If you see a word in a clojure program (e.g. apply, map, defn…) you can use Google to find out what it means. Just search for “clojure” and the word. Try that with something like curly braces or #’ or ‘( or… This makes it tough for a beginner to read code written by someone at a higher skill level.

This is a list of the non-word character sequences which have a special meaning in Clojure that I had to look up at one time or another.

• "xyz"
• string containing xyz
• #"
• Regular expression. e.g. #”[A-Z]+” is a regular expression for a string of one or more upper-case letters.
• '
• It designates a literal. If you put it before something, it means don’t evaluate it. The literal may be referred to as being escaped.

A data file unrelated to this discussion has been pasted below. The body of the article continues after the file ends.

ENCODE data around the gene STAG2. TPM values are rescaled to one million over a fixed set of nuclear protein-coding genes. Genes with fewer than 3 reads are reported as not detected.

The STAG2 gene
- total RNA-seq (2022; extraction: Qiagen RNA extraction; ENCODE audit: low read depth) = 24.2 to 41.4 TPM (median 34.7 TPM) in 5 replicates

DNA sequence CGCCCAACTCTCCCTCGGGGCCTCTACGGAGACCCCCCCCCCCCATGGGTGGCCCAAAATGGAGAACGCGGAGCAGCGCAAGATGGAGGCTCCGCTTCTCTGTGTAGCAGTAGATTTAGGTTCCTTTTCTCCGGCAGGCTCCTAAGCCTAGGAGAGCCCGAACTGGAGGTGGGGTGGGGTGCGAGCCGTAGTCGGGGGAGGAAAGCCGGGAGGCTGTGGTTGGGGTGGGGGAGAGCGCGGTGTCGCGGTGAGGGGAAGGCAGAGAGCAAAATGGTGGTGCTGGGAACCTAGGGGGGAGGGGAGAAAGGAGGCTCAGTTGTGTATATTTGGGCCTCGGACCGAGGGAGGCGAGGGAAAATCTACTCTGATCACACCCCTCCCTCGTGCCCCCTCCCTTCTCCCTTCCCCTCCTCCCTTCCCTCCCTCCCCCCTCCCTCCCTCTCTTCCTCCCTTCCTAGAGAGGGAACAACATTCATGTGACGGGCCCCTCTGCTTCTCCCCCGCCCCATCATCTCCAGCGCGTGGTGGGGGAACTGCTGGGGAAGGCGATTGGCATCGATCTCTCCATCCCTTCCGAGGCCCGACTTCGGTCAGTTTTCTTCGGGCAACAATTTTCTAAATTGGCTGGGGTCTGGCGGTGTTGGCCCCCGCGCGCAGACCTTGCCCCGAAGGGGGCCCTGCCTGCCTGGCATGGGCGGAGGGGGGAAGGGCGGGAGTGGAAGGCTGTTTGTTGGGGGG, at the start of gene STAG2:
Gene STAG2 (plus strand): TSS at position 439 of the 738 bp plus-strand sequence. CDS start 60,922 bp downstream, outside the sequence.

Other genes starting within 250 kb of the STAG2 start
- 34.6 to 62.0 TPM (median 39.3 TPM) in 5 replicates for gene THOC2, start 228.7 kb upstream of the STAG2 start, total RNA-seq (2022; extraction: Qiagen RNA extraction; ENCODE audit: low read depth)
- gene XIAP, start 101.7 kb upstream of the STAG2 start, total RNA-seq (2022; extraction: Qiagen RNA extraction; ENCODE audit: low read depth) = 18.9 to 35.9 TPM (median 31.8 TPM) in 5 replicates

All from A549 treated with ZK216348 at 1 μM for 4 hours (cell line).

• e.g. '(1 2 3) gives you a list with 1, 2, and 3 instead of attempting to call the function 1 with arguments 2 and 3)
• {}
• map (or some might call it a hash table). e.g. {:a 1, :b 2, :fat "tuesday"}
• #{}
• set. e.g. #{:a :b :c}
• []
• Vector
• Arguments to a function are indicated as a vector, so you could be looking at formal parameters if you’re inside a function definition.
• ()
• A list or a sequence. Often escaped. e.g. '(1 2 3)
• Or you could be looking at a function call. e.g. (str "a" "b")* #(...)
• Define an anonymous function. e.g. #(str "a" "b" %)
• %
• A single argument in an anonymous function
• e.g. #(str "a" "b" %)
• .
• It might indicate a Java function call. e.g. (.toUpperCase "hello")
• ->
• thread-first macro. Take the first argument and run it through a each of the listed functions as the first argument. e.g. (-> [9 1 2 4] sort str) returns “(1 2 4 9)” (because sort returns a seq, rather than the type of its arg)
• ->>
• thread-last macro. Take the first argument and run it through a each of the listed functions as the last argument.